But I went to the novel in kind of an open-minded way each day, which might be what creates that movement between what seems more dreamy and what seems more real or historical. Probably the Western part feels more historical because I had done quite a lot of background reading. In a way for me, I think the whole novel is almost like telling a dream; as a fiction writer, I think one enters into a dream world, and is spinning a dream world for the readers, but the dream has to become real in a way, too.
The story within a story of Candy the stripper is achingly comical. What inspired you to create her character? Would you call her a character or a player in the story like Jim, our current day protagonist or Tom, our historical hero? Does she have another function in the overall narrative?
I’m always interested in thinking about where characters come from in my stories because I’m not always sure myself and I’m not always sure ahead of time how they fit into the stories. That is, I don’t usually smoothly map out stories and develop the characters all at once. As I write, the character forms more clearly in my mind as does the overall storyline. In short stories, it’s easier to make everything fit together, so the novel presents more challenges than short stories.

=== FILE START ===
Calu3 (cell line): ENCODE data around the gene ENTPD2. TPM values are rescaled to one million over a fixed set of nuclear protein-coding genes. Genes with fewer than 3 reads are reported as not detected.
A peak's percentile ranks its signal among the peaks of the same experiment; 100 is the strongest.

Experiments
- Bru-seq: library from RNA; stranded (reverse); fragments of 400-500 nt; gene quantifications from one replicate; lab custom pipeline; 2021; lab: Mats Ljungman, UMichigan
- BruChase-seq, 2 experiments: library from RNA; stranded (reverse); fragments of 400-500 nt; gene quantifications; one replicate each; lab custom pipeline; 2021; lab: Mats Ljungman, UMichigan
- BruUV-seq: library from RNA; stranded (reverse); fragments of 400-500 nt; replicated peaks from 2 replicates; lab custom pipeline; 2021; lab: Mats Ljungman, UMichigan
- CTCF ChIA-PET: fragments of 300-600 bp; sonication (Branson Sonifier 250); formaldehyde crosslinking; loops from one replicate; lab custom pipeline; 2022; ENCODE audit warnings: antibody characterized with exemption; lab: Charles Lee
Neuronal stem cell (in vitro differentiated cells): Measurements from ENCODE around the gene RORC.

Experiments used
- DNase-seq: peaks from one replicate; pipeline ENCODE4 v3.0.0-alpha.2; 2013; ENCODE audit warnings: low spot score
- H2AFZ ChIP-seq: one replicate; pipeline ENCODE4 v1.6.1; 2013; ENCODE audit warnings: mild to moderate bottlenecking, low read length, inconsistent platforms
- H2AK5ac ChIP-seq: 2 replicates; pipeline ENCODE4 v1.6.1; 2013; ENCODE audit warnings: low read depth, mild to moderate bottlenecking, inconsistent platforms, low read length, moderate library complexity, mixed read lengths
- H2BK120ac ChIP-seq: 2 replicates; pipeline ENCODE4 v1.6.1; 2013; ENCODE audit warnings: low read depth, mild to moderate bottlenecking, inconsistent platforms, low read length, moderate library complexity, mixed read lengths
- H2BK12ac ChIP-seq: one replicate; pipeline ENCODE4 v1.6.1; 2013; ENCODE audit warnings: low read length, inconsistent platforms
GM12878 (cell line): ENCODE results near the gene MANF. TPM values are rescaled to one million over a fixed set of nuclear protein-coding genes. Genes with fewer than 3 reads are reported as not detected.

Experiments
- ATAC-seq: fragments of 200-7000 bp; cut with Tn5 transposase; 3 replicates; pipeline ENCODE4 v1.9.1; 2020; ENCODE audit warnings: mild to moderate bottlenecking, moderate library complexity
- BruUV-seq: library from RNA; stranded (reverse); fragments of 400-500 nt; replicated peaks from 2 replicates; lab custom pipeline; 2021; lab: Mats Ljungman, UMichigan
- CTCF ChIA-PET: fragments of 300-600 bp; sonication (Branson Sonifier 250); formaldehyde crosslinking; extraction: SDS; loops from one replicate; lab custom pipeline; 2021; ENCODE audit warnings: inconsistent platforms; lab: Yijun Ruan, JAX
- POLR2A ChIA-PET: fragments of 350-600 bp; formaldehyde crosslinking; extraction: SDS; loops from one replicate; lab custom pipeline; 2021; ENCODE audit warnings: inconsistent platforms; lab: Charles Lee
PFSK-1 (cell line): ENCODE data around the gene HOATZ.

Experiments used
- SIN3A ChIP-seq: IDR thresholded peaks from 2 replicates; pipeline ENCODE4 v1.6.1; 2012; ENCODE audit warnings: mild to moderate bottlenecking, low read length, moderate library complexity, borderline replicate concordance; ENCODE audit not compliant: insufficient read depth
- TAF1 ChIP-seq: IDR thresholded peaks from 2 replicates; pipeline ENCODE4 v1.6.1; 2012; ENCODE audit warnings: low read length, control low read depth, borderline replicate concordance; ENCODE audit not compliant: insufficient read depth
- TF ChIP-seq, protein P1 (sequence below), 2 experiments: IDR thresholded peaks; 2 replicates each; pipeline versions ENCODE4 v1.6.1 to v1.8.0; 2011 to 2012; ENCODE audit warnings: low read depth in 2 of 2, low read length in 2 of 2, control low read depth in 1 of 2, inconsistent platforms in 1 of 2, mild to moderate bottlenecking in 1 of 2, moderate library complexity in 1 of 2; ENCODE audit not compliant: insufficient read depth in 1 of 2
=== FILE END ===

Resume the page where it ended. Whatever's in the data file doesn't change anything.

This seems like risky territory to discuss Candy, especially if my wife is reading this, but when I was a college student myself, about forty years ago now, so maybe time provides some grounds for forgiveness, I frequented such strip bars where we meet Candy in the book. Now, my own tale is much more innocent. I simply frequented those places – they were several along a stretch of road in Austin – and hung out and drank, but maybe it was a young man’s fantasy to fall in love with a stripper, though Dave’s relationship with her is all imagined (Really!) I do vaguely recall a dancer who wore a gold band around her waist. Strange that a little detail like that can go a long way to developing a character.
Sometimes ideas combine in curious ways, and I knew I wanted to have a student give Jim a wild story to read, which would be in contrast and a sort of challenge to Jim’s present staid condition, and I thought something along the lines of: Well, what if the student, Dave, actually fell in love with a stripper? You know, first all I had was the first part of that story. I told the nutty tale of the two of them ending up in bed with Tiny, and it wasn’t really until Jim asks, “Is there another part?” that I started thinking, “What else?” and adding in all the rest, of Dave’s nearly being killed by the gang in Mexico, and then his own crazy trip to Mexico with Candy. It was like that part was just writing itself, galloping along, and I was seeing it in my mind and just getting it down on the page. Dave’s voice was speaking to me and it was just a matter of writing it down.